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rouse1

[rouz] /raʊz/
verb (used with object), roused, rousing.
1.
to bring out of a state of sleep, unconsciousness, inactivity, fancied security, apathy, depression, etc.:
He was roused to action by courageous words.
2.
to stir or incite to strong indignation or anger.
3.
to cause (game) to start from a covert or lair.
4.
Nautical. to pull by main strength; haul.
verb (used without object), roused, rousing.
5.
to come out of a state of sleep, unconsciousness, inactivity, apathy, depression, etc.
6.
to start up from a covert or lair, as game.
noun
7.
a rousing.
8.
a signal for rousing; reveille.
Origin
1480-1490
1480-90 in sense “(of a hawk) to shake the feathers”; 1525-35 for def 3; origin uncertain
Related forms
rousedness
[rou-zid-nis] /ˈraʊ zɪd nɪs/ (Show IPA),
noun
rouser, noun
unroused, adjective
Synonyms
1. arouse, stir, excite, animate, stimulate, awaken, kindle, inflame, fire. 1, 2. See incite. 2. provoke, anger.
Antonyms
1, 2. lull, calm, pacify.

rouse2

[rouz] /raʊz/
noun
1.
Archaic. a carouse.
2.
Obsolete. a bumper of liquor.
Origin
1595-1605; perhaps variant of carouse (drink carouse being wrongly analyzed as drink a rouse)
Dictionary.com Unabridged
Based on the Random House Dictionary, © Random House, Inc. 2014.
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Examples from the web for rouse
  • Thoughts and deeds of the present, our rouse and early start.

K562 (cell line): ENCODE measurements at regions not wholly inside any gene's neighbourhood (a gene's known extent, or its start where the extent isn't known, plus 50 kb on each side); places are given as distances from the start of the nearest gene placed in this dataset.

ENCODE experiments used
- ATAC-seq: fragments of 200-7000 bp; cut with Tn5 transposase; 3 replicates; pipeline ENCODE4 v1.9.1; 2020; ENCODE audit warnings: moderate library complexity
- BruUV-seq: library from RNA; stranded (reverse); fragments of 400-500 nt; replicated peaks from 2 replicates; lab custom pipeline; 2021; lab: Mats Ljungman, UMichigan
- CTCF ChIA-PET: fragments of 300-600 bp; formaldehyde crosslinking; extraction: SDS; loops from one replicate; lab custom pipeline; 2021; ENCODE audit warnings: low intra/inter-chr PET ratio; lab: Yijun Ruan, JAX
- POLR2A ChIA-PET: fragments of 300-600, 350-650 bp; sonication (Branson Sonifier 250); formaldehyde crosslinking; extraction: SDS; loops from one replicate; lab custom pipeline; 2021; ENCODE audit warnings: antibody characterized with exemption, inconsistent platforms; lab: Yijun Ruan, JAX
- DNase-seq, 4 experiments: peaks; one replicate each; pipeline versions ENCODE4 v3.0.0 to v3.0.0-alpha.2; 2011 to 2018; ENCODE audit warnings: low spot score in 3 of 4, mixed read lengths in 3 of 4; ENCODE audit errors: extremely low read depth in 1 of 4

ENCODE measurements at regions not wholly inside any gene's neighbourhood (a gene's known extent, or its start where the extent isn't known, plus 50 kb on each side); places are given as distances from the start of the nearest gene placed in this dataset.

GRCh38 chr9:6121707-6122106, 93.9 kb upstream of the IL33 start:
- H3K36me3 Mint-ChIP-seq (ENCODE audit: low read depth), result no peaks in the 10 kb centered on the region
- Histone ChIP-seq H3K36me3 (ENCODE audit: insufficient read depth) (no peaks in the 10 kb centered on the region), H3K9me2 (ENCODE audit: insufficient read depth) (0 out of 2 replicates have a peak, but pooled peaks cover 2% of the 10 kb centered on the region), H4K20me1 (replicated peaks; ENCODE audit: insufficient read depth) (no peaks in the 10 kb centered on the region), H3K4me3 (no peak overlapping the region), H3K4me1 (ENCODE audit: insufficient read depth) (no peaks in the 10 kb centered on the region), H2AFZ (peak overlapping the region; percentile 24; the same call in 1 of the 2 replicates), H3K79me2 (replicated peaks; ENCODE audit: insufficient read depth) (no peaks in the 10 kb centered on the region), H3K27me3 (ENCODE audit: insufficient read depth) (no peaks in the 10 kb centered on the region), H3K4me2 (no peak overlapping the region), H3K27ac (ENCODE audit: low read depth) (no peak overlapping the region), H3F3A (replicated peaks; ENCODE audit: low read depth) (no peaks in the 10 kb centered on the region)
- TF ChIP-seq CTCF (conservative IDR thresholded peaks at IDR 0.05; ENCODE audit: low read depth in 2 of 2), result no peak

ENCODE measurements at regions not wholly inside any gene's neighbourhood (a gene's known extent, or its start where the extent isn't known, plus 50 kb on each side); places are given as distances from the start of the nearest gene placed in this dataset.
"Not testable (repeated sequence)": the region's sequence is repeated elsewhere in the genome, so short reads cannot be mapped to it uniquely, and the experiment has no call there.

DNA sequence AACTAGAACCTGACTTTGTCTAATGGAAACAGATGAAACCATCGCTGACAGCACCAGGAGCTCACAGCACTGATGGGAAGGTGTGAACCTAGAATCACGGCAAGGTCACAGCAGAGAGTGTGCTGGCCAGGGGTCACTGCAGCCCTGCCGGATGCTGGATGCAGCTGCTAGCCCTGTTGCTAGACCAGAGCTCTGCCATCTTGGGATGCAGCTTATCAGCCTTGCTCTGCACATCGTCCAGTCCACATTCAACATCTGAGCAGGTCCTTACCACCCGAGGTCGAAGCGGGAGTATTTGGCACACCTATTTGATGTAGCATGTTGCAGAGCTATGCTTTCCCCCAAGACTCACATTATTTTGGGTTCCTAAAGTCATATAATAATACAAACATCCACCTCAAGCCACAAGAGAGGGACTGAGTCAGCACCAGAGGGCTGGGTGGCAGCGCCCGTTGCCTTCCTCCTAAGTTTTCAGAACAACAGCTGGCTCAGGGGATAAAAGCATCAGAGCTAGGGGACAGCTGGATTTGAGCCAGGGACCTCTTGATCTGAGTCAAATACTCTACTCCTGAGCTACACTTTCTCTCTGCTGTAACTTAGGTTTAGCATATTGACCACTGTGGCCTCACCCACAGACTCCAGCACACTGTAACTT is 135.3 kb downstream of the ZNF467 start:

• After all, the vibrations need to be significant enough to rouse a mobile's owner, and creating them produces sound.
  • His campaign had failed to rouse the country, and he seemed embittered and out of touch.
  • The grouper would need to do something to rouse the eel's attention.
  • Furthermore the city council may be trying to rouse a sleeping giant.
  • She could not rouse herself to go to work in the marketing business she founded and ran, or even get through the newspaper.
  • The clamor in the house, and his dread over where his gun may have ended up, finally rouse him.
  • Later, the physical therapist could barely rouse her to do the critical rehab on her brand-new hip.
  • Teenagers are notoriously difficult to rouse in the mornings.
  • When he does, he appears to rouse himself as if returning from a different planet.
British Dictionary definitions for rouse

rouse1

/raʊz/
verb
1.
to bring (oneself or another person) out of sleep, unconsciousness, etc, or (of a person) to come to consciousness in this way
2.
(transitive) to provoke, stir, or excite: to rouse someone's anger
3.
rouse oneself, to become active or energetic
4.
(hunting) to start or cause to start from cover: to rouse game birds
5.
(intransitive) (falconry) (of hawks) to ruffle the feathers and cause them to stand briefly on end (a sign of contentment)
6.
(Austral) (raʊs), (intransitive) foll by on. to speak scoldingly or rebukingly (to)
noun
7.
(mainly US) another term for reveille
Derived Forms
rousedness (ˈraʊzɪdnɪs) noun
Word Origin
C15 (in sense 5): origin obscure

rouse2

/raʊz/
noun (archaic)
1.
an alcoholic drink, esp a full measure
2.
another word for carousal
Word Origin
C17: probably a variant of carouse (as in the phrase drink a rouse, erroneous for drink carouse); compare Danish drikke en rus to become drunk, German Rausch drunkenness
Collins English Dictionary - Complete & Unabridged 2012 Digital Edition
© William Collins Sons & Co. Ltd. 1979, 1986 © HarperCollins
Publishers 1998, 2000, 2003, 2005, 2006, 2007, 2009, 2012
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Word Origin and History for rouse
v.

mid-15c., intransitive probably from Anglo-French or Old French reuser, ruser, originally used in English of hawks shaking the feathers of the body, but like many hawking terms it is of obscure origin. Figurative meaning "to stir up, provoke to activity" is from 1580s; that of "awaken" is first recorded 1590s. Related: Roused; rousing.

Online Etymology Dictionary, © 2010 Douglas Harper
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